It’s a trend on the rise, though it’s illegal in Los Angeles County: people living in RVs on public streets.
Some RV dwellers don’t consider themselves homeless since they have shelter, and they see motor homes as a viable fiscal alternative to buying property or paying rent. Most, according to UCLA Professor of Law Gary Blasi, have no choice after losing their homes.
“They tend to be people who were working class folks, who in many cases may have had an RV when they also had a job. Some people have taken their last savings and moved out of their last apartment into an RV,” he explained. “There is sort of a standard trajectory of migrating down the housing ladder, and then being without stable housing, and then staying with friends and relatives as much as you can. And then for people who have a little bit of capital – access to an RV or a car.”
Blasi said RV-living has been increasing dramatically for the last 4 or 5 years, pushed along by unemployment rates.
“To read the newspaper and look at the stock market, you would think the economy is pretty much recovered or recovering, but we’re still in a real depression for great swaths of the population,” he said. “The unemployment rate for African Americans in L.A. County went from six percent to 22 percent in four years. For people under 25, it went from under 10 percent to 21 percent, and those statistics got reflected in what you see and often don’t see on the street.”
According to Blasi, RVs are easy to spot, but people often miss the homeless population that live in cars. Still, Venice police have been equally strict about getting RV and car dwellers out of their neighborhood, due to outcry from angry housed residents.
“Venice has responded pretty aggressively, both forcing people out of Venice and also impounding vehicles of people who don’t really have the means to retrieve them from impound,” he added.
That’s caused a significant dispersal of people living in RVs and cars out of Venice into other places. According to the Los Angeles Homeless Services Authority, there’s been a 66 percent increase in the number of homeless people living in motor vehicles in the San Fernando and Santa Clarita valleys.
From the phones:
Noah in North Hollywood called about people living in a large, “very expensive” RV in his neighborhood.
“I don’t think they have a financial problem ... they just chose to live in a large RV and they leave garbage on our street and they’ve blocked up five parking spaces every day.”
He said he understand that people unable to afford static housing seek shelter in cars, but those who live in mobile homes by choice are disrespectful.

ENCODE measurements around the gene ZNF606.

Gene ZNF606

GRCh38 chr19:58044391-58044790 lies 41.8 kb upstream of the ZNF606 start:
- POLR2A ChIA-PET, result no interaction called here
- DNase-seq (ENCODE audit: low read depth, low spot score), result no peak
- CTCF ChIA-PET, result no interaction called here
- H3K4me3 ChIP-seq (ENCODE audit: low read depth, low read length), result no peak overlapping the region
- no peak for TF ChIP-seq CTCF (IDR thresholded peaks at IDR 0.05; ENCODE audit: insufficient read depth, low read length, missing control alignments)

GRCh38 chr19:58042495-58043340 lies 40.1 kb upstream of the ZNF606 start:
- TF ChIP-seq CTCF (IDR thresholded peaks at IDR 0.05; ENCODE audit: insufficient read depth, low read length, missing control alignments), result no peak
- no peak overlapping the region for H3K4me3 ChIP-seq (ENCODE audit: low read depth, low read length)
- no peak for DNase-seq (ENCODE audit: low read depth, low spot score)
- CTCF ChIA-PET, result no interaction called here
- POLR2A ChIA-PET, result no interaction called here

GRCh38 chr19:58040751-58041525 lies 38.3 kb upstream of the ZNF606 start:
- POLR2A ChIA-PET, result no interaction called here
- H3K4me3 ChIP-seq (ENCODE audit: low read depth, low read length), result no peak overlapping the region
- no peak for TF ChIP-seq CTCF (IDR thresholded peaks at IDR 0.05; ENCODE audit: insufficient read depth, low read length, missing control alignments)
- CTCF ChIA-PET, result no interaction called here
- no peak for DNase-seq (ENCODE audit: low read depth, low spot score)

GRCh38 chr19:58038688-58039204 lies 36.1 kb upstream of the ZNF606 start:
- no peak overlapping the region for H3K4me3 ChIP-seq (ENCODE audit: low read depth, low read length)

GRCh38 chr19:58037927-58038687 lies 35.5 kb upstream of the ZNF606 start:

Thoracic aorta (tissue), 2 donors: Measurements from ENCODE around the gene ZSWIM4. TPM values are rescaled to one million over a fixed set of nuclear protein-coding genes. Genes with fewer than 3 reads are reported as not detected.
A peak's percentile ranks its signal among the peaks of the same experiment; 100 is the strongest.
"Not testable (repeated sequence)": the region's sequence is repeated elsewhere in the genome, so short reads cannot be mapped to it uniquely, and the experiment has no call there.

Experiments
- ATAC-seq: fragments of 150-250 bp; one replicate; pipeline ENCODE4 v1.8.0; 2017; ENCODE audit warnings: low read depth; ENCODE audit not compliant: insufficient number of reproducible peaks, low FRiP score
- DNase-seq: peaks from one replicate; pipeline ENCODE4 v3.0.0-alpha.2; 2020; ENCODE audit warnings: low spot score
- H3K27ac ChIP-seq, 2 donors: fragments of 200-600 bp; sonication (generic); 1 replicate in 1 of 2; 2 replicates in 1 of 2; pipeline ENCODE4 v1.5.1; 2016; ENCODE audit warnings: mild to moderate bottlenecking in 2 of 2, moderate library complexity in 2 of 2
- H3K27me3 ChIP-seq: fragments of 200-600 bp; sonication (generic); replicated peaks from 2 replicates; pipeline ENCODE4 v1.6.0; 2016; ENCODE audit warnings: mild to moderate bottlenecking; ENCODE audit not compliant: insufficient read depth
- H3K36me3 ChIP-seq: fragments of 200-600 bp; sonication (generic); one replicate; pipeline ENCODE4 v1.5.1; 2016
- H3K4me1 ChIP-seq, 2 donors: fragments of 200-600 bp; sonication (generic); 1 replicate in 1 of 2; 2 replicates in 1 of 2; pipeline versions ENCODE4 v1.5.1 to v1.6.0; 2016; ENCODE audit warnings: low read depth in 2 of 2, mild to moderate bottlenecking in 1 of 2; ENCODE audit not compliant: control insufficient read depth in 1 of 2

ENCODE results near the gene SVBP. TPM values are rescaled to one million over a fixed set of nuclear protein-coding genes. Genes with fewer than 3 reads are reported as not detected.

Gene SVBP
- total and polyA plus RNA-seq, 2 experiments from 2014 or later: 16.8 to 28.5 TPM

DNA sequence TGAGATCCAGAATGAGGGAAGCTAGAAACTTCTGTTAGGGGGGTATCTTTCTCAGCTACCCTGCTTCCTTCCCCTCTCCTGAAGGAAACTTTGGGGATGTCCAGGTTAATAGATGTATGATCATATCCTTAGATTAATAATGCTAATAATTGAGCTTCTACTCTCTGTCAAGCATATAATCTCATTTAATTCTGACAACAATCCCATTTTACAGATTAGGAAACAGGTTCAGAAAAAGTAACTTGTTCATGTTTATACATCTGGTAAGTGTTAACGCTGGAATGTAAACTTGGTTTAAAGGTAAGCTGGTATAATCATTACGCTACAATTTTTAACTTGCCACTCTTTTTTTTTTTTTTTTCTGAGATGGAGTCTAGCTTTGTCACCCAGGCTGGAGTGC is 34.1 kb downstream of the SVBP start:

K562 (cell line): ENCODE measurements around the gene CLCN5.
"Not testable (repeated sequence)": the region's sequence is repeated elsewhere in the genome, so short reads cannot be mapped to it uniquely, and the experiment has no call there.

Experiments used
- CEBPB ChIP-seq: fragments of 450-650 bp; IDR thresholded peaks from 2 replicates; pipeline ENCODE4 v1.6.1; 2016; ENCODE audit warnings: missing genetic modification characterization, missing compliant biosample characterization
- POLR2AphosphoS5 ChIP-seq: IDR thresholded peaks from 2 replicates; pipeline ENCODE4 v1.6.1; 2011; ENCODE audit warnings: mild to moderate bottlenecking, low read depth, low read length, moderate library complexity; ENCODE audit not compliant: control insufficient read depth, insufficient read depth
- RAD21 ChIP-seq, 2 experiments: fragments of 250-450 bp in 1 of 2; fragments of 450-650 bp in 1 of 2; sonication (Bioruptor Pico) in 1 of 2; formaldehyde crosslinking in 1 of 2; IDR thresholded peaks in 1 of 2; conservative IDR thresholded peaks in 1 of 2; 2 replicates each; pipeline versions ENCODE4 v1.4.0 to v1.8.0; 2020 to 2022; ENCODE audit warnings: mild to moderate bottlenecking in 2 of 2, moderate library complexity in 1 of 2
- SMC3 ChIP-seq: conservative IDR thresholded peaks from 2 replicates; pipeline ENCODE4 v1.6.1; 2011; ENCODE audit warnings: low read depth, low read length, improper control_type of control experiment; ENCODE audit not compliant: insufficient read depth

“I’ve seen them occasionally and they’ll quickly hurry inside. They’ll try to avoid my gaze. They know that they’re not welcome there, that they’re staying somewhere that’s aggravating people, but they don’t make any effort to be very respectful,” he said.
Ramon from the Crenshaw district, 28, has been living in his car for nine months now. He said he recently paid off car loans, but he’s still tending to other financial responsibilities.
“I’m also accepting unemployment. To be honest, it doesn’t give you enough financial balance there so that you can balance a household and other finances, and eating and things of that nature. I’m not on drugs, I’m not an alcoholic, I’m none of that. I’m just young and I’ve made some bad financial moves, and I don’t have a lot of support from family so it’s really hard for me,” he said.
Ramon said he tries not to be a disturbance. “During the night, I might find somewhere that’s pretty clean and pretty quiet, and I’m usually out of here before anyone in the neighborhood would notice that someone is near,” he continued.
Richard in Venice said he’s been living with his wife in the area for 24 years, and the issue of RV dwellers has been the most polarizing issue anyone has had to deal with.
“You don’t want to be uncompassionate, but in our particular experience ... I personally one day counted over 60 [RVs] within a three block area. They were all barely movable,” he recalled. “These were definitely the bottom of the bottom rung as far as barely workable. The most unpleasant was that none of the mechanical systems really worked, so we saw on a regular basis, the inhabitants of these RVs dumping their human waste in the gutters.”
He said the area has been mostly cleared of illegally-parked RVs. “I don’t know how Councilman Rosenthal did it, but probably public outrage and lack of safety — they’re very aggressive people. Even all of the liberals finally said ‘We can’t take this anymore,’” he said.
Do you live in an area with RV dwellers? Should RV dwellers be allowed to park and live in residential areas?
Gary Blasi, Professor of Law, UCLA Law School, has been studying homeless issues in Los Angeles area for 35 years.